At Chell Perkins, we know that charities can often be frustrated or intimidated by their databases. Whether you have a simple spreadsheet or something more complex hosted on one of the many CRM options, it can seem like a thankless chore to keep it updated. But if you take some time to dig in, your database can be one of the greatest tools to get the most out of your fundraising!
At its simplest, a charity database might contain the names, dates and amounts of all the donations your organisation has received in a year. More detailed databases could also include supporters’ addresses, a record of monthly donors, notes on their preferences and circumstances, and more. Even a simple database can be a useful source of information as you plan your next communications.
It’s easy to be intimidated by data, especially if you have a complex database. Here are some key things we look for at Chell Perkins when we first analyse a charity partner’s data - in this case, focusing on individual donors over a 12-month period:
● How many donors and donations did you have? Compare this to the year before - has either increased or decreased?
● How many new donors did your charity have in the most recent full year?
● How many one-off, repeat (more than once but not on a regular schedule) and regular (usually monthly) donors do you have?
● How much do people give as their first one-off gift?
● How much do people give when they first sign up as a regular donor?
● How much do people donate on average as a one-off, repeat and regular donation?
● Did any of your current regular donors start as one-off or repeat givers? How many times did they give before committing to a regular donation?
● Did your charity receive more donations in certain months of the year than others? What events or campaigns might have caused this?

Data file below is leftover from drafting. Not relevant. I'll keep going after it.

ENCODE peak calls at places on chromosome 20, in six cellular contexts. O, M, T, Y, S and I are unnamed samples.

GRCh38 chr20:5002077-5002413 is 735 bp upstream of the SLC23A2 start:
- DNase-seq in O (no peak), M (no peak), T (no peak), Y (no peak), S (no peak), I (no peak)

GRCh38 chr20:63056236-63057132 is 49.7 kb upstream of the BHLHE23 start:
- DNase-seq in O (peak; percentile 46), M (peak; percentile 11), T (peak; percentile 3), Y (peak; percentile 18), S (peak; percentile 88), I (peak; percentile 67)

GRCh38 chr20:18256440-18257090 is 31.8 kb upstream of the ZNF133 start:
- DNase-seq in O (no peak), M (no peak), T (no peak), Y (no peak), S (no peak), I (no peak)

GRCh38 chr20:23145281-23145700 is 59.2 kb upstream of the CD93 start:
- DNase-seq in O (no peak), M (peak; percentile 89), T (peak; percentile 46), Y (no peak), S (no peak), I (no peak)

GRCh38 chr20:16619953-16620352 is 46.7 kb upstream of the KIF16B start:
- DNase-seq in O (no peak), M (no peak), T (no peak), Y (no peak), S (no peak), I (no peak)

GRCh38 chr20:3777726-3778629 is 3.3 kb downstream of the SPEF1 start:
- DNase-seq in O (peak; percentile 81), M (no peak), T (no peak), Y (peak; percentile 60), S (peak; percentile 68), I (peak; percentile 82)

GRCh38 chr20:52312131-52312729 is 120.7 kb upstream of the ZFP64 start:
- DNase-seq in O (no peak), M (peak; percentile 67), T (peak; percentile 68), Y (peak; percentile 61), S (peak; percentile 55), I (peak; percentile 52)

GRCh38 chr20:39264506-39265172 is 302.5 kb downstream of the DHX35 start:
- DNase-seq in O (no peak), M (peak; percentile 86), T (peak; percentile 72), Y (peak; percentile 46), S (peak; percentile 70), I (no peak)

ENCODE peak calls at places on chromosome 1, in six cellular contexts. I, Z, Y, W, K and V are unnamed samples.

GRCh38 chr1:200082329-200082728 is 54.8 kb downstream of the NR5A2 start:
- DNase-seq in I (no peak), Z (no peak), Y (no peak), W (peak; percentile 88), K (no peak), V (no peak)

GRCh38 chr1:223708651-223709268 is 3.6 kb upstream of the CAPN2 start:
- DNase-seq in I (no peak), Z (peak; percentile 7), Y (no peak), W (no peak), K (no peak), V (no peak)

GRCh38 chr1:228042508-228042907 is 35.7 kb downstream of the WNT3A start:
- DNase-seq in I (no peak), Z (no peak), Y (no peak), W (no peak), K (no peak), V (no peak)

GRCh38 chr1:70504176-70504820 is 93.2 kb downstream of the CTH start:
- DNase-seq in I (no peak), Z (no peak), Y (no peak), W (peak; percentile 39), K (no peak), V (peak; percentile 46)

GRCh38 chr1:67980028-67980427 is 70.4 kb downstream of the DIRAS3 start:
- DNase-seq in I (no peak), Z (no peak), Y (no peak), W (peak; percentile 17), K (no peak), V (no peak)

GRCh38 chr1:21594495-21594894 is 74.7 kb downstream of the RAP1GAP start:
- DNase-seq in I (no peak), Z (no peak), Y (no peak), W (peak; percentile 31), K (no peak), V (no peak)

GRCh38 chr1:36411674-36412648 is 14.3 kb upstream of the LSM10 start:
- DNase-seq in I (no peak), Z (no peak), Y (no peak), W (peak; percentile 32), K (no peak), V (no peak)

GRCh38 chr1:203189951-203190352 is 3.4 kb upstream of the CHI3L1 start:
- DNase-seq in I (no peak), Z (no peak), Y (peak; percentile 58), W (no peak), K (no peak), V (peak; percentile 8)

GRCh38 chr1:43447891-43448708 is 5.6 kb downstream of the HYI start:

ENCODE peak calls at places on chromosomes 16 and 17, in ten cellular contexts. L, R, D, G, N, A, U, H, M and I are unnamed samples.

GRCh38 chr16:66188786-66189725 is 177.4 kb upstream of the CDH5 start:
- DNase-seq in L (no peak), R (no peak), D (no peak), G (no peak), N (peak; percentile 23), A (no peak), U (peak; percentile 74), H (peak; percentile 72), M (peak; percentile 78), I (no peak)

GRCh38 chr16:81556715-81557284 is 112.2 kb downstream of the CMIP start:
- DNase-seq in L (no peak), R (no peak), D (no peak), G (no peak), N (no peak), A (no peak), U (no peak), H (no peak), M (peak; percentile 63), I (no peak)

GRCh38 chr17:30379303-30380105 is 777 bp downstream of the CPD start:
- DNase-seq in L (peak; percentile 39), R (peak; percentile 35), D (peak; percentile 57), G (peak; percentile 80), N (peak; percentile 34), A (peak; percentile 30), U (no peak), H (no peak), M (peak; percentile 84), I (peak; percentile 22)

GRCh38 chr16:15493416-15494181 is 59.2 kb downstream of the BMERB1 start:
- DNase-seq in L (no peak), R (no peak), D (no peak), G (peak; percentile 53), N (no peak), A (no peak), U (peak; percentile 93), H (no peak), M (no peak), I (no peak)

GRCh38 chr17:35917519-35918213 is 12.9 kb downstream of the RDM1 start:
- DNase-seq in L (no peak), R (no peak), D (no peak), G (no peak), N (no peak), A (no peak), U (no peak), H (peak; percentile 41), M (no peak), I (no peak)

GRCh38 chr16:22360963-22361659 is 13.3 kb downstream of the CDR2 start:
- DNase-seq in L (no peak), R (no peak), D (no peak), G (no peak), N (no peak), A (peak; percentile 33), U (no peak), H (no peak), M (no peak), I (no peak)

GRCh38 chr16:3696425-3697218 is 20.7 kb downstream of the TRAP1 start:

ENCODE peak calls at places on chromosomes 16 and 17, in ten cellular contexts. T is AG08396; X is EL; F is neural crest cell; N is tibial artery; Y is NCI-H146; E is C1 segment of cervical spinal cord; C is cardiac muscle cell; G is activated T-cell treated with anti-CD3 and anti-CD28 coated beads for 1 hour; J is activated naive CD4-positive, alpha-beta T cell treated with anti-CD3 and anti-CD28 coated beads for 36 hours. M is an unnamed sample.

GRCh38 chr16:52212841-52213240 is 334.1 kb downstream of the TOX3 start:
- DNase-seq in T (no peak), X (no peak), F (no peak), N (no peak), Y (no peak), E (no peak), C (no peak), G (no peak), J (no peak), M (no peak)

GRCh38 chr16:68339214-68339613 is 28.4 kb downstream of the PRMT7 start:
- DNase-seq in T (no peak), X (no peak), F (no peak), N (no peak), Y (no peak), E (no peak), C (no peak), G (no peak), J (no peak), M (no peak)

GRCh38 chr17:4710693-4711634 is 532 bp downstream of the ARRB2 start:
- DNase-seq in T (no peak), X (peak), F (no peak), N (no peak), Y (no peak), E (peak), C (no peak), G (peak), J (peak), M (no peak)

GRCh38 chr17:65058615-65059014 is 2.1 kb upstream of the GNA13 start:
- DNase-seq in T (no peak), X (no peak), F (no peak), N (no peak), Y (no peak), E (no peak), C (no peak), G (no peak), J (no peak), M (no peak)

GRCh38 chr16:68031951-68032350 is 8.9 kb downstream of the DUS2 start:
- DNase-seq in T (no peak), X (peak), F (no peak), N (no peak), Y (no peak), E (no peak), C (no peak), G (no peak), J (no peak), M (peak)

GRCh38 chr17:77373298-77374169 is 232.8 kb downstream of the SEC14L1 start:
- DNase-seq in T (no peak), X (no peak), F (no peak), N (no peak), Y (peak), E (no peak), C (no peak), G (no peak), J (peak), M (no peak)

● Do most people donate online, by phone, by cheque or another way?
What can you do with this information? First of all, presenting it visually might help you to understand it more easily. Try a pie chart or bar chart - both of these can be made directly in a spreadsheet using the data you have collected. For example, you might want to create a graph that illustrates the number of people donating certain amounts, or the amount of money donated each month over a year. This can also be a useful tool to show the results of your analysis to your team or board. If they understand the data, they are probably more likely to understand any changes you propose based on your analysis!
Making changes based on your analysis is the key. Once you have learnt the habits and preferences of your supporters, you can use this information to plan more successful fundraising activities. For example:
● If you gained a lot of new donors in June and you judge this to be the result of a sponsorship campaign, consider running something similar again with a focus on retaining more new donors this time around.
● If most of your supporters gave between £5 and £15 as their first donation, consider asking for a £10 donation in communications to supporters who have not yet given financially.
● If the number of new donors you acquired in the most recent full year is less than the year before, consider a focus on acquisition and retention of donors over the next 12 months to avoid your database slimming down and risking donor fatigue (where the same small group of people are being asked to give again and again).
● If more people donated online than by cheque, review your donation page to ensure online givers are getting a streamlined and tailored experience to make their donation process as simple as possible.
In a sector where a lot of activities are based on accepted wisdom or ‘the way things have always been done’, it can give you a significant boost to base your activities on your own data, especially if you are a small charity. The best way to connect with and make the most of your supporters is to really get to know them, and data is a key part of that. And you might even find that you quite like making pie charts after all!